What if the vote goes through tomorrow (or some day) and the referendum is attached? Reuters quotes US Secretary of State Condi Rice declaring, "My understanding is that nothing here delays the entering into force of the agreement and that's really the important point." McClatchy's Adam Ashton agrees: "That's because the vote likely wouldn't take place until July, and the security agreement requires each side to give the other notice of at least one year before ending the pact." OH GOODNESS! The treaty can be modified or cancelled! Who would've guessed! (Yes, that point has been made in the snapshots repeatedly for too long to count. That is why it is a one-year treaty, not a three-year one. A one-year treaty is being signed which can be extended if both parties desire to do so.)
What some desire . . . Reports are that the current US Secretary of Defense -- pro-'surge' Robert Gates -- will remain Sec of Defense under incoming president Barack Obama. File it under "Slogans That Bit You In The Ass." Stan and Rebecca covered this topic last night.
While Barack offers more of the same, UN High Commisoner for Refugees Antonio Gueterres is visiting Iraq and declared today, "We are no expanding our presence inside Iraq. We will have a pressence in 14 governorates by early next year, including here in Ramadi." Gueterres arrived in Baghdad yesterday and his visit continues tomorrow. Sarah Chynoweth and Ada Williams Prince (Washington Post's PostGlobal) report on Iraqi refugees in Jordan and note, "Although life in Jordan is free of gunfire and explosions, it is not free from fear, particularly for Iraqi women and girls. If you are an Iraqi woman in Jordan, your life is filled with dread and uncertainty. Since Iraqis do not have legal status there, they are afraid of being caught by the authorities and deported back to Iraq--even though this does not occur very often. Because of this, many are afraid to come forward to receive health care, even if the services are available and accessible.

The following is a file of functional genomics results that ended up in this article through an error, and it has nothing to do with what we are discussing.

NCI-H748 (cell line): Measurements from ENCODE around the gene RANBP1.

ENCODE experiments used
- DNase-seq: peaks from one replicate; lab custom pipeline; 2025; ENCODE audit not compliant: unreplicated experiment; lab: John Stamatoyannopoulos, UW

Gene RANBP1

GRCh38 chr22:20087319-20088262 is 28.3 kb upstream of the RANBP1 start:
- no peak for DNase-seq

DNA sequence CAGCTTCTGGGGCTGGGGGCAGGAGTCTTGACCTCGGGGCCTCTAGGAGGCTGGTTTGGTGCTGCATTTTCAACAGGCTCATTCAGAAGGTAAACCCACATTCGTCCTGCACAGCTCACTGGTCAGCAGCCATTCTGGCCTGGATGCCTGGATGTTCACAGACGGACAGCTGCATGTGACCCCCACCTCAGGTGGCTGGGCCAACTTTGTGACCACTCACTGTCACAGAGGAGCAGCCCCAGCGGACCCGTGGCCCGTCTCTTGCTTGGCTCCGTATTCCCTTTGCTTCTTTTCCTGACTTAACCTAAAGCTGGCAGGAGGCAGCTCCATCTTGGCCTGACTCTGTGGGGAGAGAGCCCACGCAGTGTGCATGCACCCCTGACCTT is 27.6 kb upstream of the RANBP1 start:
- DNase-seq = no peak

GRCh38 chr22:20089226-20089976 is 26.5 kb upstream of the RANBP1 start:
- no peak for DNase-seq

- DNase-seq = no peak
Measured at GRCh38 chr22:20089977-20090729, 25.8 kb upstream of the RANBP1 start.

If you are a poor Iraqi woman in Jordan, your life is even more difficult. There are tremendous barriers to getting adequate health care: women with limited financial resources often have less knowledge of what medical services are available and how to access them." The Iraq War has created the world's largest refugee crisis and over five million Iraqis have been displaced internally and externally. Total Catholic notes, "The flood of Iraqi refugees into Syria has produced big changes for the Church in the country. Caritas Syria, the local affiliate of the international umbrella group of Catholic aid agencies, has expanded its outreach. Today, it manages more than 2 million [British pounds] a year in projects targeting vulnerable Iraqi refugees, and it co-operates in ecumenical programs with the country's Orthodox community." Derek Gatopoulos (AP) notes that Human Rights Watch released a report today that. HRW explains, "Greece systematically rounds up and detains Iraqi asylum seekers and other migrants in dirty, overcroded conditions and forcibly and secretly expels them to Turkey" and offers:
An Iraqi Kurd from Kirkuk who was among the scores interviewed by Human Rights Watch, made five attempts to cross from Turkey to Greece and was beaten and summarily expelled from Greece. He was also beaten and detained by the Turkish authorities. After the Greek authorities finally registered him, they used detention to deter him from seeking asylum. "They told me that if I asked for asylum and a red card that I would need to spend more time in jail beyond 25 days, but if I didn't want asylum and a red card I could leave detention after 25 days. So, I refused the red card and after 25 days they released me. I got a white paper telling me I needed to leave the country in 30 days.